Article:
It might not be uncommon for parents to support their children through university, but one Austrian father has had enough of supporting his daughter.
It might not be uncommon for parents to support their children through university, but one Austrian father has had enough of supporting his daughter. He took her to court arguing that she had taken an undue amount of time to graduate, and he should not have to pay more than the average.
The daughter, who is not named, studied architecture at the University of Vienna. While she did graduate, it took her 13 semesters to do so.
The average duration of an architecture bachelor’s degree from the University of Vienna usually takes students around eight semesters to complete.
The Supreme Court decided that the father did indeed have a case, and ruled that he was only liable to support his daughter for 10 of her semesters of study.
These extra semesters amounted to 39 months of payments the father was not obliged to pay, the court ruled, and therefore the student will have to repay her own father to the tune of €24,000 (including interest).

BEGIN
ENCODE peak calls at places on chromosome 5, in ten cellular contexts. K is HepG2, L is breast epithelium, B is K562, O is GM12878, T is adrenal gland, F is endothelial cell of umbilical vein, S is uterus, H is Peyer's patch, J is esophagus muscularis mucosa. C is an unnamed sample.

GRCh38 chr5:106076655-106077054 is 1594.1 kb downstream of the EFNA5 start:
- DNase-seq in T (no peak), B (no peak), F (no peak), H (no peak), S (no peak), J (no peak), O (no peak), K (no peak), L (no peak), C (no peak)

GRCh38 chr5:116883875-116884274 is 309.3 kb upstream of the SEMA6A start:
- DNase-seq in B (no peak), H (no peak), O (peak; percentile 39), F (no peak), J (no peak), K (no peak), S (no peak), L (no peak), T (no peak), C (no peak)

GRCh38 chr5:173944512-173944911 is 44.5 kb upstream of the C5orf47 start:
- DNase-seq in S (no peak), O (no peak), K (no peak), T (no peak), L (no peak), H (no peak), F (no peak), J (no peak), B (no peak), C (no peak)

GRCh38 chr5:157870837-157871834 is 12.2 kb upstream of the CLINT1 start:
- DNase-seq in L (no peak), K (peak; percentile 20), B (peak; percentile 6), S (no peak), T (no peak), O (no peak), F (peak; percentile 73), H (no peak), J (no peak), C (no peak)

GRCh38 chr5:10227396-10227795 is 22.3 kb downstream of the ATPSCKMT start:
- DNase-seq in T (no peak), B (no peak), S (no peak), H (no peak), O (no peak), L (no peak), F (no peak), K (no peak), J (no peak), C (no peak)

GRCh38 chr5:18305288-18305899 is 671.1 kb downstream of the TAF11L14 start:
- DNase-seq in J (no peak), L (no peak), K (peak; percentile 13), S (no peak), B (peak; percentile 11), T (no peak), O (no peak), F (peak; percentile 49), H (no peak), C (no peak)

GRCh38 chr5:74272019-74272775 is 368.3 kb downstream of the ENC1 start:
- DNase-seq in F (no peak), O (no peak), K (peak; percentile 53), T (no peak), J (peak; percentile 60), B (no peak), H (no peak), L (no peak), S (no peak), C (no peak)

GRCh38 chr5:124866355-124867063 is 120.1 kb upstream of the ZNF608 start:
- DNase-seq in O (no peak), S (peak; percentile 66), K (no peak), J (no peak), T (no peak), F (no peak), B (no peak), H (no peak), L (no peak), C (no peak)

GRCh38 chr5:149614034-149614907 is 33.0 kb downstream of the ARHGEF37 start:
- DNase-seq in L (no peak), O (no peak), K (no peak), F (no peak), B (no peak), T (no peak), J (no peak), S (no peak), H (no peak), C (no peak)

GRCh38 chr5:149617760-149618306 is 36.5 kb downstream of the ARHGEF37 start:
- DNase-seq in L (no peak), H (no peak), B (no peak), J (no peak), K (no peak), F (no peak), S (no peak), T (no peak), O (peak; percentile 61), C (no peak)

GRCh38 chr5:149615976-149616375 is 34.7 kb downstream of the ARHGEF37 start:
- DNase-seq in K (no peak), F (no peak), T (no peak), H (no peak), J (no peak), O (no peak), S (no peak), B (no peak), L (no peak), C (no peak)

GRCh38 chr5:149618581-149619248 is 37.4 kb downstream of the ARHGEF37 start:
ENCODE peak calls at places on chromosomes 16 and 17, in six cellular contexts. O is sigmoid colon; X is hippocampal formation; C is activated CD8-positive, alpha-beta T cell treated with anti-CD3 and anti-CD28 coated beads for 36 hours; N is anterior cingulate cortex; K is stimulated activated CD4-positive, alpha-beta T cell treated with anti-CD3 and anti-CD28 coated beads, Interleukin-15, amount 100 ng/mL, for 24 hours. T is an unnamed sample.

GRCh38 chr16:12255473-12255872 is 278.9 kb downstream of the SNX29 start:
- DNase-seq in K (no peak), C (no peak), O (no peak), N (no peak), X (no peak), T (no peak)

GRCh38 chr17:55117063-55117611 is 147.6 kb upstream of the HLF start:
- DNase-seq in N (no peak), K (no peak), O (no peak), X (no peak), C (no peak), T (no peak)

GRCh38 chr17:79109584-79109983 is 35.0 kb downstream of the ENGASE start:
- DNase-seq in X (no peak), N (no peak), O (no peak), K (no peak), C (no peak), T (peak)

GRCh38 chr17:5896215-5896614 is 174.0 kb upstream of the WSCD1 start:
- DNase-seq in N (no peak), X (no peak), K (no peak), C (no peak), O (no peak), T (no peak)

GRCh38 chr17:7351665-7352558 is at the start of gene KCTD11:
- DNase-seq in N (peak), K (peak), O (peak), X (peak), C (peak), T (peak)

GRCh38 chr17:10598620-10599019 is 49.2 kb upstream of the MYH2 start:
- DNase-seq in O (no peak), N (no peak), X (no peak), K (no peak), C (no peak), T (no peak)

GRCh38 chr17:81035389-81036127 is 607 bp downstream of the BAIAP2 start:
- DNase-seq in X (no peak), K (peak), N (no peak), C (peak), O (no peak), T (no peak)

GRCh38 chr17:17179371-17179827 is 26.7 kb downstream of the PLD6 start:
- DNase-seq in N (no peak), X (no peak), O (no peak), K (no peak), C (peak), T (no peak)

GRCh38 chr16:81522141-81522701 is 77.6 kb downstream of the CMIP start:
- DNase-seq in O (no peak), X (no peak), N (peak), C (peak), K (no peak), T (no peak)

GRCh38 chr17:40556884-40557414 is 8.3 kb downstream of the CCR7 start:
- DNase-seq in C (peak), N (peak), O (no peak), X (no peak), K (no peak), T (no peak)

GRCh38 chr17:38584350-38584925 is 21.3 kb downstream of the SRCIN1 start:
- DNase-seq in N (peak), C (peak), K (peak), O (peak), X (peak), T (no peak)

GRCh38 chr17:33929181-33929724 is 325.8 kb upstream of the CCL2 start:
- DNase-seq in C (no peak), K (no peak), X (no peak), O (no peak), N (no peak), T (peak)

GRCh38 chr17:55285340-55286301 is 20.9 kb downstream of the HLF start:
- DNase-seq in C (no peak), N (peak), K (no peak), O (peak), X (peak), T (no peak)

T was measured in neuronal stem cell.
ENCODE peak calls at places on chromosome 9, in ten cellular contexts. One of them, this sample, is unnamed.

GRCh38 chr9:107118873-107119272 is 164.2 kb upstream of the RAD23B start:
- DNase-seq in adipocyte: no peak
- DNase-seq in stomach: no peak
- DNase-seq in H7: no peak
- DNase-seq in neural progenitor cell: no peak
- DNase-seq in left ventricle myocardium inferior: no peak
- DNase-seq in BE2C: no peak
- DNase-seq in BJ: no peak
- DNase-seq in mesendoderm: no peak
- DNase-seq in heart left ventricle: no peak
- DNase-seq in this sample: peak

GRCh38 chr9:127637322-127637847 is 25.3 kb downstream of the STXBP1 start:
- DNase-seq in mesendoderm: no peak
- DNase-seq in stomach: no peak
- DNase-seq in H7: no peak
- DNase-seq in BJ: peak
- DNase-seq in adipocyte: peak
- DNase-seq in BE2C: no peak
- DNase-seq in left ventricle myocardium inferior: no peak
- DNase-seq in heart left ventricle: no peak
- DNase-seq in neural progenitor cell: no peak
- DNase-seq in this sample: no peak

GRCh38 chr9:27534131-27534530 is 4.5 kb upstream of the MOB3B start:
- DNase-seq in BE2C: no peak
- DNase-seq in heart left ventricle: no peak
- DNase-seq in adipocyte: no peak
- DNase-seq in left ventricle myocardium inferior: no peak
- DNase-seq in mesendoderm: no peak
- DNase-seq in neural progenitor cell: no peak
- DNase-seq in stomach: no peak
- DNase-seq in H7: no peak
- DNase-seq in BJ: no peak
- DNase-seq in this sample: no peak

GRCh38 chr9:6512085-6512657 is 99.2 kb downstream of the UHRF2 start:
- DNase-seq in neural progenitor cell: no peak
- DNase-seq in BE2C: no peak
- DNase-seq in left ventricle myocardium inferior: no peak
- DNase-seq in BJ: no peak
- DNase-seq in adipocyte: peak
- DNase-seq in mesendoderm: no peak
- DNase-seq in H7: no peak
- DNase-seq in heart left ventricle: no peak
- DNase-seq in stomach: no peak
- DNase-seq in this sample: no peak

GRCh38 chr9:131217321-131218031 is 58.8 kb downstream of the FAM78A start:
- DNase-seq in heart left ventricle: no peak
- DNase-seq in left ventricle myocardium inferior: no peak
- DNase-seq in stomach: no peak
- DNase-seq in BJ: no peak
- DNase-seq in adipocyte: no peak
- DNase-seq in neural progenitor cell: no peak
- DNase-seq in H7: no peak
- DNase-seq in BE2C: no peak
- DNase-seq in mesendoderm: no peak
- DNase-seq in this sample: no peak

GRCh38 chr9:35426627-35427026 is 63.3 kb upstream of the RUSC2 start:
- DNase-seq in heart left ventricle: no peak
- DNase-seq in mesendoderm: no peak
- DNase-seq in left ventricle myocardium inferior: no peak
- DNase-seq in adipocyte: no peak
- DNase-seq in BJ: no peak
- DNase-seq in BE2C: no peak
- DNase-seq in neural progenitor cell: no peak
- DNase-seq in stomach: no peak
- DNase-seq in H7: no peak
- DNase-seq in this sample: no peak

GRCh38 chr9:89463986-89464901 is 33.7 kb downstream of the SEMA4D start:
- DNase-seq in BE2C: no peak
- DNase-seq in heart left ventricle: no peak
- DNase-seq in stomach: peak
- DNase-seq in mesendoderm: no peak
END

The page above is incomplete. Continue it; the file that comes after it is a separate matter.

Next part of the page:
She will also be made to pay €8,000 in legal costs.
The father won this Supreme Court case after losing two cases at lower courts.
The Austrian press report that this is not an isolated case. In fact, the legal firm who represented the father in this case, has dealt with six similar cases in the past two years.
The ruling means that students who rely on their parents for financial aid whilst in university must study “in a serious and determined manner”, or risk losing their funding in a similar fashion.
One Austrian paper, Heute suggested that in cases such as this, there is “often a lack of communication between parents and children”.